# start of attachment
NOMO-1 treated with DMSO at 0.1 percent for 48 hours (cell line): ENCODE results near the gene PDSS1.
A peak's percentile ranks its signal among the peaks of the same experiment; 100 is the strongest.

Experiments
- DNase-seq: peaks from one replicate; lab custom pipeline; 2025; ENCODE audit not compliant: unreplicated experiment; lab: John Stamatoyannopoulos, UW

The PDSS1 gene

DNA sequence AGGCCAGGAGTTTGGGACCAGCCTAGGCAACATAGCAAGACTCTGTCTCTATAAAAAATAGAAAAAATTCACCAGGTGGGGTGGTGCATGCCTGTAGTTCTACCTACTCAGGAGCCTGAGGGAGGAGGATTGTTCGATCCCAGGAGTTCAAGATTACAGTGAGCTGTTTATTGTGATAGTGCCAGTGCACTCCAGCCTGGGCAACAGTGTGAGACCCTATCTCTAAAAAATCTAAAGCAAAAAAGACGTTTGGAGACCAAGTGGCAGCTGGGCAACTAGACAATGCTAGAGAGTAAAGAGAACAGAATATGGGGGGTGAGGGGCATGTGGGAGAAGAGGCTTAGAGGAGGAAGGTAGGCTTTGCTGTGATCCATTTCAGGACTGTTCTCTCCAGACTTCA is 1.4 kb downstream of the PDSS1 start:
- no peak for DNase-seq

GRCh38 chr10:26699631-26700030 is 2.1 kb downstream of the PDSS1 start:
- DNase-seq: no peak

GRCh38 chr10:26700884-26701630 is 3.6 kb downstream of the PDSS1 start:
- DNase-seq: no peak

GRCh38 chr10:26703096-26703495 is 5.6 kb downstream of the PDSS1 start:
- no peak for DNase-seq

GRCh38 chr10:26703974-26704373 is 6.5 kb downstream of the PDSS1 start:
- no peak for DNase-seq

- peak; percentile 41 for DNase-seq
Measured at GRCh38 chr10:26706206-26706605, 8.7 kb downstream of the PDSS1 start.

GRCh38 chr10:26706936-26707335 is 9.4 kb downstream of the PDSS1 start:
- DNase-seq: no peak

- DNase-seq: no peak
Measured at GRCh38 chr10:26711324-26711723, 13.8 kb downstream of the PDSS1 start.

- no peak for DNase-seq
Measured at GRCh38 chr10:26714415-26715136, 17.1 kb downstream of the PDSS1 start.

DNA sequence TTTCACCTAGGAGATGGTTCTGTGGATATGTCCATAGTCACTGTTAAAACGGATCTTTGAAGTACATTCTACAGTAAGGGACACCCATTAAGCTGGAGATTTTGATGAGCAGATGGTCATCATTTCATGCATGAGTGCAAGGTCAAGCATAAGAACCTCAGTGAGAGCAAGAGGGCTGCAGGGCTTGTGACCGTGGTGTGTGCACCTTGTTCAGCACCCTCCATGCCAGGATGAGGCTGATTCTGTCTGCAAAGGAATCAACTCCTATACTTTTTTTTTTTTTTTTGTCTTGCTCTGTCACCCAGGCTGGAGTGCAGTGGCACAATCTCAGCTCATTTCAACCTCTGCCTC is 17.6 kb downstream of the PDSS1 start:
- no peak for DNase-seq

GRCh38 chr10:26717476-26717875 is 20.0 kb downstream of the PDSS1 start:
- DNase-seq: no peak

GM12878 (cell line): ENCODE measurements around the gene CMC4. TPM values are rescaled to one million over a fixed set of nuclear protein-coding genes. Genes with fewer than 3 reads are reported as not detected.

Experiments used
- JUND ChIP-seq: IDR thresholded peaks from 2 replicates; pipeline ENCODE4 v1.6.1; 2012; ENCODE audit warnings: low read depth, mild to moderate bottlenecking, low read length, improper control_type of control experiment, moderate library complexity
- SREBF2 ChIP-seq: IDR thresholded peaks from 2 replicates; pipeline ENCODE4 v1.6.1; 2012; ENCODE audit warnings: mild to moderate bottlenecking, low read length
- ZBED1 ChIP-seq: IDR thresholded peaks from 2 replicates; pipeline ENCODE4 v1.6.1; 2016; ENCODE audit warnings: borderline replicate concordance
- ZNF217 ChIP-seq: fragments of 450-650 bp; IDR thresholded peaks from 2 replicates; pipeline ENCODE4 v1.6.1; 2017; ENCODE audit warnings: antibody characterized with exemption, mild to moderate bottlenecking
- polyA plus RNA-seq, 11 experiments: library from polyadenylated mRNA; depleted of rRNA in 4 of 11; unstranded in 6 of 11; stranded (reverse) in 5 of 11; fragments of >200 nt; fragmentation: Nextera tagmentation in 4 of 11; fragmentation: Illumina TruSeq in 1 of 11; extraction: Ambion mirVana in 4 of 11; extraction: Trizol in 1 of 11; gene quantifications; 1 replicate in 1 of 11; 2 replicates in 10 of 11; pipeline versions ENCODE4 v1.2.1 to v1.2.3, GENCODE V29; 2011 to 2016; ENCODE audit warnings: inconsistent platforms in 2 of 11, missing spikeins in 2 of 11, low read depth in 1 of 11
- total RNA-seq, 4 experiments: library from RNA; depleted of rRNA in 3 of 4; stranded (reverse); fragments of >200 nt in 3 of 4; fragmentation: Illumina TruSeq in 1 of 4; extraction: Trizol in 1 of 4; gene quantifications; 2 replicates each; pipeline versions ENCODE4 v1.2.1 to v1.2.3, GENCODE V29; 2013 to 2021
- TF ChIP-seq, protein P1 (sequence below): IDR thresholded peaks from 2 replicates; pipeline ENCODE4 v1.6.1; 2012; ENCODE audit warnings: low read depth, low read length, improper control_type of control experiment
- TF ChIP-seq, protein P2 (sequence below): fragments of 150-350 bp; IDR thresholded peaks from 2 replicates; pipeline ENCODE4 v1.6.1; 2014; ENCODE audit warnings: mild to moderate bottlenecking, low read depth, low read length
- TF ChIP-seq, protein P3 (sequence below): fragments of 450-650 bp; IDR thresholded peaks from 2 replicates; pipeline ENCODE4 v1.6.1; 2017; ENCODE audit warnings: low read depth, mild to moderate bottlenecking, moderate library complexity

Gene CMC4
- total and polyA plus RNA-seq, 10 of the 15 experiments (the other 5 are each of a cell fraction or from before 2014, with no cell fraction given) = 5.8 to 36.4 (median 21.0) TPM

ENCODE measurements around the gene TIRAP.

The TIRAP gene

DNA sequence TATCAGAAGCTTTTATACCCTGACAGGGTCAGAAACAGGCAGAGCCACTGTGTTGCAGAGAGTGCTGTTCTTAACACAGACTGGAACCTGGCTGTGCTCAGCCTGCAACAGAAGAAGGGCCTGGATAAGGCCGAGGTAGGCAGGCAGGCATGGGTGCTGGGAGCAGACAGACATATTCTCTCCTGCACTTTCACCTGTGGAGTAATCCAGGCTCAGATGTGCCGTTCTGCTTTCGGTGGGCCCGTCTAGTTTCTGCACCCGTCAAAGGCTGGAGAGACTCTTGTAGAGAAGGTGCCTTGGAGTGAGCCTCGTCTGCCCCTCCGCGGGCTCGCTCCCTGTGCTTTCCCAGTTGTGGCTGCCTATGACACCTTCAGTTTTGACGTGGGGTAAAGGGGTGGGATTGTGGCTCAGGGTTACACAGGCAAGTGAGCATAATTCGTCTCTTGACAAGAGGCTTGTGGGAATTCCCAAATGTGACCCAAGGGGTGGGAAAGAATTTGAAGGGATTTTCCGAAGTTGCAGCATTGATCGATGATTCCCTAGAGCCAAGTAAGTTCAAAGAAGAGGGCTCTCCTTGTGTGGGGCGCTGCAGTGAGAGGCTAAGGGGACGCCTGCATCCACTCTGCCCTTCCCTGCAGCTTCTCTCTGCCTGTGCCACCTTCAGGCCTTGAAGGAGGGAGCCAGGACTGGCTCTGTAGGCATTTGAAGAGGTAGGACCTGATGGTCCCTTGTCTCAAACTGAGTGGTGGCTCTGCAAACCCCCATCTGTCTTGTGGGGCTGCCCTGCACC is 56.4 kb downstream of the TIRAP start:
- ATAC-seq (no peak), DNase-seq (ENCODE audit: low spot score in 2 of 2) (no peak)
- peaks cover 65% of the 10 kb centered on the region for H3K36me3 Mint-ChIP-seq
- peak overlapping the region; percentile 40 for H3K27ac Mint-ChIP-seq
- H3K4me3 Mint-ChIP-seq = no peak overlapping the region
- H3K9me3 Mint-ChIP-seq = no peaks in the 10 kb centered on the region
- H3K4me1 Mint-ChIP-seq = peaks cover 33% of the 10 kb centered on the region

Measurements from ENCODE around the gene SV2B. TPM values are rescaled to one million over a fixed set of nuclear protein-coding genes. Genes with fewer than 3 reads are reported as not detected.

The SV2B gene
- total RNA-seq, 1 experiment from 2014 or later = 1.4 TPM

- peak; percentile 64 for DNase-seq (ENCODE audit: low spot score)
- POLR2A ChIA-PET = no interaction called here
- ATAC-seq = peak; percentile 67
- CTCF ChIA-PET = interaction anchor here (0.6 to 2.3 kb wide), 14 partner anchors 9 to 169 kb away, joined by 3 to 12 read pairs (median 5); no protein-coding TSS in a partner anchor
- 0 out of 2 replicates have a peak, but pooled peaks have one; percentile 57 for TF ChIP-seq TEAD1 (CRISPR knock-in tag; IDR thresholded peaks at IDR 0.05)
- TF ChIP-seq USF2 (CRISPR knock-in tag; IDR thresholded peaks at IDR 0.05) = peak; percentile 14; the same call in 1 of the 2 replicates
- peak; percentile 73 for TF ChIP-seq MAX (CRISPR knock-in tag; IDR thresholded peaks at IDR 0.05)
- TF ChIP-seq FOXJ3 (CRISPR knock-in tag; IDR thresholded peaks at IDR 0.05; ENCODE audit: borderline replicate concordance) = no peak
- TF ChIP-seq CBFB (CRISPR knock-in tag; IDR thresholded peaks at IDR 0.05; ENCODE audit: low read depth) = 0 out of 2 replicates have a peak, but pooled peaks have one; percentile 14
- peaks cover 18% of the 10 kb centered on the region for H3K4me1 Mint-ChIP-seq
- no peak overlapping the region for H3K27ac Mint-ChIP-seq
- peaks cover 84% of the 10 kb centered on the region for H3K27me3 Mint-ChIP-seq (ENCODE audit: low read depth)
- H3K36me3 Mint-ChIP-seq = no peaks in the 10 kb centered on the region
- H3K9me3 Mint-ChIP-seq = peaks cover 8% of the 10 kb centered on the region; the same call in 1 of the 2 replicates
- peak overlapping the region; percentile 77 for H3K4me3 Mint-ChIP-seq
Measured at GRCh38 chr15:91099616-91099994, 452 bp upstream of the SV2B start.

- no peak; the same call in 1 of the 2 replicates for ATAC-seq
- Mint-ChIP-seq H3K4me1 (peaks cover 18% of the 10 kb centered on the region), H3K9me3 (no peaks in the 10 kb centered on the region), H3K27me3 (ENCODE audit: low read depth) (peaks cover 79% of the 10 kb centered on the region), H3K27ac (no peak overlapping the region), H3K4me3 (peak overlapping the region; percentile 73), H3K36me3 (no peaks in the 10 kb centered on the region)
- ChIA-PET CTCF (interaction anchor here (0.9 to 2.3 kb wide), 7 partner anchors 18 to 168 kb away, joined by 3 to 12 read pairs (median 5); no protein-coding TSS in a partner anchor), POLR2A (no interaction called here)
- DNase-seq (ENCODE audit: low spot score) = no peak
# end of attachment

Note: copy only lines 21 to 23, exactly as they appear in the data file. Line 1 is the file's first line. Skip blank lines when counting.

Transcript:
Measured at GRCh38 chr10:26711324-26711723, 13.8 kb downstream of the PDSS1 start.

- no peak for DNase-seq
Measured at GRCh38 chr10:26714415-26715136, 17.1 kb downstream of the PDSS1 start.